Like with the residents of the Peace Farm, the police were already in an oppositional relationship with the protesters for justice -- many of the Peace Farm’s residents’ had been arrested previously by State Troopers for committing nonviolent actions. In the case of Kenosha, residents were protesting the police shooting of Jacob Blake, a Black man who had been trying to “de-escalate a domestic incident” before police wrestled, punched, tasered, and finally shot him 7 times in the back (Blake is currently recovering, but is now permanently paralyzed from the waist down). So when self-identified militia members showed up claiming to be on the side of the police, it was easy for the Kenosha PD to embrace the gang of heavily armed men without hesitation or suspicion.
Rittenhouse shot three people, killing two of them on Tuesday night. He, himself, seemed to idolize the police and aspired to be one. He appeared to be an avid Trump supporter. He was also 17 years old.
In the discussion of who should be held responsible, much ink has been spilled scrutinizing the shooter -- much less has been devoted to the officers or the police department itself that if not endorsed, then at least allowed openly aggressive armed men let loose on unarmed protesters seeking justice. Several parts of the Connecticut State Troopers’ story of the Minutemen attack never quite added up for the Peace Farm residents: If the FBI knew about plans for the attack in May, why didn’t they do anything to stop it sooner? If the State Troopers had been setting up a perimeter guard in the early evening, how did the Minutemen slip past them? What was the deal with the hidden weapons cache? Some suspected that, although the police did not want any of these pacifists murdered on their watch, some Troopers may have been sympathetic to the Minutemen's "patriotic" cause. Two nights ago in Kenosha, that police sympathy for vigilante violence against social justice demonstrators was in plain view.
Attached is the official New England CNVA report on the Minutemen attack published just one month after the attack, written by Mary Suzuki Lyttle, one of the women present in the attack. You can view or download the pages as a PDF here. The link will also be available on our website.
For background information and more details about the Minutemen attack, you can also visit CT Explored for their article on the incident here.
If you are able, please consider donating to the Voluntown Peace Trust. The Covid-19 pandemic has brought our rental requests, our main source of income, to a halt. Not since the Minutemen attack have we been in greater need for our community's support to continue our work. You can make a secure one-time donation online by going to the Givelify link here.
Barton, Gina, Cary Spivak and Bruce Vielmetti. “Kyle Rittenhouse, charged in Kenosha protest homicides, considered himself militia” Milwaukee Journal Sentinel https://www.jsonline.com/story/news/2020/08/26/kyle-rittenhouse-charged-kenosha-protest-shootings-militia/5634532002/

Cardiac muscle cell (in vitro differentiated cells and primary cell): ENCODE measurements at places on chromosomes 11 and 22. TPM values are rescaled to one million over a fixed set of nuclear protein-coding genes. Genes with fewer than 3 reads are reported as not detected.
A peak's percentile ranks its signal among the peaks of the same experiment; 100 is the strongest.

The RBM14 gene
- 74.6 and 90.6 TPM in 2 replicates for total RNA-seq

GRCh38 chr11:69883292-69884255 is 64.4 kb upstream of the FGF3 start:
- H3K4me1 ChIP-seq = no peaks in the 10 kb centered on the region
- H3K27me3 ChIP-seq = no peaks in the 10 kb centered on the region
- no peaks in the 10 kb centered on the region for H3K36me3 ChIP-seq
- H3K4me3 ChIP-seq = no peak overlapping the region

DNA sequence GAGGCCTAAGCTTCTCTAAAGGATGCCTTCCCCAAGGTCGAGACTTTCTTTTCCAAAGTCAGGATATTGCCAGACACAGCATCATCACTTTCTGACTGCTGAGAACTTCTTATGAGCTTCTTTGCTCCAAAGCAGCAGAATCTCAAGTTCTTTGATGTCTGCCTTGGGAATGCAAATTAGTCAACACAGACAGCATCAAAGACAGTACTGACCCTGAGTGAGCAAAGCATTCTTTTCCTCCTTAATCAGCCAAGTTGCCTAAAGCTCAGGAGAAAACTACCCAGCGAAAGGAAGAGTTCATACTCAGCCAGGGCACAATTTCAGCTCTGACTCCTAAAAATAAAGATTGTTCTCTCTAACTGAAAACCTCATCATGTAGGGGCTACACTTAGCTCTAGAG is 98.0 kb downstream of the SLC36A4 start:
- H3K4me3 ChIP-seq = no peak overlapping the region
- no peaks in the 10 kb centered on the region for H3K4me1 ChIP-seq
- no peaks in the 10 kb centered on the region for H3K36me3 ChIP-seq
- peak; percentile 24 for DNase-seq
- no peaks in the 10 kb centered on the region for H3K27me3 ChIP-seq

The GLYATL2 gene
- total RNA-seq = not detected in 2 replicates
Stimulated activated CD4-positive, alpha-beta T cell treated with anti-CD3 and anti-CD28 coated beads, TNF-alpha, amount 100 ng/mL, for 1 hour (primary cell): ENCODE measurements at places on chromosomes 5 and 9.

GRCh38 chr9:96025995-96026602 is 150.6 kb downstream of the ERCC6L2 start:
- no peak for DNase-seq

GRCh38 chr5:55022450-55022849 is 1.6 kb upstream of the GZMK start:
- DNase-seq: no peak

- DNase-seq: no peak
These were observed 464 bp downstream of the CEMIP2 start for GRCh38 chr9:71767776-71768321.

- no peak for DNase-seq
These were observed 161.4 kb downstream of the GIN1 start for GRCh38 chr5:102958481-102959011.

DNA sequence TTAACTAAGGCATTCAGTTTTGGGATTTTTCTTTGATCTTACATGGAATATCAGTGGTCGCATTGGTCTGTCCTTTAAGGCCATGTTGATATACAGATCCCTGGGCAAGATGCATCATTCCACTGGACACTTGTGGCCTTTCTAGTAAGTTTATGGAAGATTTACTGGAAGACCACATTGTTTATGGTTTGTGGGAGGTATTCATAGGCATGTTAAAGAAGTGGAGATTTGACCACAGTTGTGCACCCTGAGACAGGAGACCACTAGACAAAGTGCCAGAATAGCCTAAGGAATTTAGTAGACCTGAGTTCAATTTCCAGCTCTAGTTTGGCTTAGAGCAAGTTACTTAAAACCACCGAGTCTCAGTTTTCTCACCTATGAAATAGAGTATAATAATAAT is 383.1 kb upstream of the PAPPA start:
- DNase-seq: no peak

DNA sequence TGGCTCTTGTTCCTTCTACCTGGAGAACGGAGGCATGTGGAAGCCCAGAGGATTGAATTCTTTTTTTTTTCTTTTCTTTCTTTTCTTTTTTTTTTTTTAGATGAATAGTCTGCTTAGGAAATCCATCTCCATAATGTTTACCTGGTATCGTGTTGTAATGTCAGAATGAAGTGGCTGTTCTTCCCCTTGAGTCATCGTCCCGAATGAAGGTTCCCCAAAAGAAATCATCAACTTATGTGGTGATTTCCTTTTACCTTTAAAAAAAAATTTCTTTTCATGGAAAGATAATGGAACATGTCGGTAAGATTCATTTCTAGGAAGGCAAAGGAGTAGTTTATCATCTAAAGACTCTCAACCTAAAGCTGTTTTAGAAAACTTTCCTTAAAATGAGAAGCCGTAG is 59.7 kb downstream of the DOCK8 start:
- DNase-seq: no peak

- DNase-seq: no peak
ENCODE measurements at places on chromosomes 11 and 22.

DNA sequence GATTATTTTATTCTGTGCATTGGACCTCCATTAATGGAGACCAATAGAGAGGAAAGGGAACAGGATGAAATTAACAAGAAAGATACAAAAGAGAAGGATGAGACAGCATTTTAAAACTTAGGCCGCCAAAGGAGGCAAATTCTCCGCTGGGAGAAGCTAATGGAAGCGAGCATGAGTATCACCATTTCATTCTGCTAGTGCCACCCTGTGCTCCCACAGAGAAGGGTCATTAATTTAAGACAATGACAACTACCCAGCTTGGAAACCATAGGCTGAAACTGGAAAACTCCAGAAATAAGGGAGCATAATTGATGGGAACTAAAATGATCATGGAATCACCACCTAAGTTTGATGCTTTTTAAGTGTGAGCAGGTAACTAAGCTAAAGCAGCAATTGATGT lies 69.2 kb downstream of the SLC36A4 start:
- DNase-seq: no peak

Centore, Michael. “A Legacy of Nonviolence in Voluntown” Connecticut Explored https://www.ctexplored.org/sampler-the-day-peace-was-shattered-in-voluntown/
“Jacob Blake: What we know about Wisconsin police shooting” BBC https://www.bbc.com/news/world-us-canada-53909766
Lyttle, Mary Suzuki. “Minutemen Attack on New England CNVA: A Report” https://drive.google.com/file/d/1z6L8tlxYvGsCH-s7GfSV7T6HB24AiWrK/view?usp=sharing
Mihalopoulos, Dan. “Kenosha Shooting Suspect Fervently Supported 'Blue Lives,' Joined Local Militia” NPR https://www.npr.org/sections/live-updates-protests-for-racial-justice/2020/08/27/906566596/alleged-kenosha-shooter-fervently-supported-blue-lives-joined-local-militia
Peace of History
On August 17, 1993, using a giant 13,000-pound guillotine, the US Air Force began dismantling the first of 365 B-52 strategic bombers in compliance with the Strategic Arms Reduction Treaty (START I). These massive planes, each capable of carrying a payload of over 62,000 pounds, had been the backbone of the US nuclear arsenal for decades. While the treaty was largely flawed and incomplete, requiring more treaties like START II and the Comprehensive Test Ban Treaty later to address gaps in the first treaty, START I was the first official agreement between the United States and the Soviet Union to voluntarily reduce the number of nuclear weapons and weapons delivery systems in their respective arsenals. Despite President Reagan’s aggressive rhetoric early on, the drafting and negotiations for the treaty began in the 1980s and was signed by President George H.W. Bush in 1991 -- months after the treaty was signed, Soviet Premier Mikhail Gorbachev would announce the end to the Cold War. While much has already been said about Reagan, Gorbachev, and how the relationship between the two men eased global tensions significantly, less attention has been given to the people on the ground who tirelessly worked for decades to move public opinion enough to make disarmament a reality.